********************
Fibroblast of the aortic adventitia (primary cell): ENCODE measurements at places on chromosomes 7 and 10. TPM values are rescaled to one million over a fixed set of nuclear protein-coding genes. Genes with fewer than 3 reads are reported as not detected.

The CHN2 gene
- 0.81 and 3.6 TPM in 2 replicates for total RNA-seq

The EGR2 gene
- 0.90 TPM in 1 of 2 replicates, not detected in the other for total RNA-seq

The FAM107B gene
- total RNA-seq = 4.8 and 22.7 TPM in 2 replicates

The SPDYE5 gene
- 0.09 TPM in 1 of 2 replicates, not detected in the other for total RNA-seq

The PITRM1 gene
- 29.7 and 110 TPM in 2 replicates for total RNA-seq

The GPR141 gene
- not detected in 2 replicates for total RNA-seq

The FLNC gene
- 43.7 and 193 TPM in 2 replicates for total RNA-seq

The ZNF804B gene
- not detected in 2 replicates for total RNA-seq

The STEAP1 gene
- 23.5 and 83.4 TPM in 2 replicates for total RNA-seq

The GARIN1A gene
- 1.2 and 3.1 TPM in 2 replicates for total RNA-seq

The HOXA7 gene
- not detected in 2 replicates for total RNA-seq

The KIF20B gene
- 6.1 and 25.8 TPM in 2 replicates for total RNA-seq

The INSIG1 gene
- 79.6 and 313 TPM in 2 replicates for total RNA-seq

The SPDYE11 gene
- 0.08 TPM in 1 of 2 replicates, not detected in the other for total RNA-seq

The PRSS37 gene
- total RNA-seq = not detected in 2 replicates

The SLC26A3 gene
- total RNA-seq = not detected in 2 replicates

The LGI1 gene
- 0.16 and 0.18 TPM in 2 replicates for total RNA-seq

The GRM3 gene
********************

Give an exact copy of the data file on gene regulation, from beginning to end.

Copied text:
Fibroblast of the aortic adventitia (primary cell): ENCODE measurements at places on chromosomes 7 and 10. TPM values are rescaled to one million over a fixed set of nuclear protein-coding genes. Genes with fewer than 3 reads are reported as not detected.

The CHN2 gene
- 0.81 and 3.6 TPM in 2 replicates for total RNA-seq

The EGR2 gene
- 0.90 TPM in 1 of 2 replicates, not detected in the other for total RNA-seq

The FAM107B gene
- total RNA-seq = 4.8 and 22.7 TPM in 2 replicates

The SPDYE5 gene
- 0.09 TPM in 1 of 2 replicates, not detected in the other for total RNA-seq

The PITRM1 gene
- 29.7 and 110 TPM in 2 replicates for total RNA-seq

The GPR141 gene
- not detected in 2 replicates for total RNA-seq

The FLNC gene
- 43.7 and 193 TPM in 2 replicates for total RNA-seq

The ZNF804B gene
- not detected in 2 replicates for total RNA-seq

The STEAP1 gene
- 23.5 and 83.4 TPM in 2 replicates for total RNA-seq

The GARIN1A gene
- 1.2 and 3.1 TPM in 2 replicates for total RNA-seq

The HOXA7 gene
- not detected in 2 replicates for total RNA-seq

The KIF20B gene
- 6.1 and 25.8 TPM in 2 replicates for total RNA-seq

The INSIG1 gene
- 79.6 and 313 TPM in 2 replicates for total RNA-seq

The SPDYE11 gene
- 0.08 TPM in 1 of 2 replicates, not detected in the other for total RNA-seq

The PRSS37 gene
- total RNA-seq = not detected in 2 replicates

The SLC26A3 gene
- total RNA-seq = not detected in 2 replicates

The LGI1 gene
- 0.16 and 0.18 TPM in 2 replicates for total RNA-seq

The GRM3 gene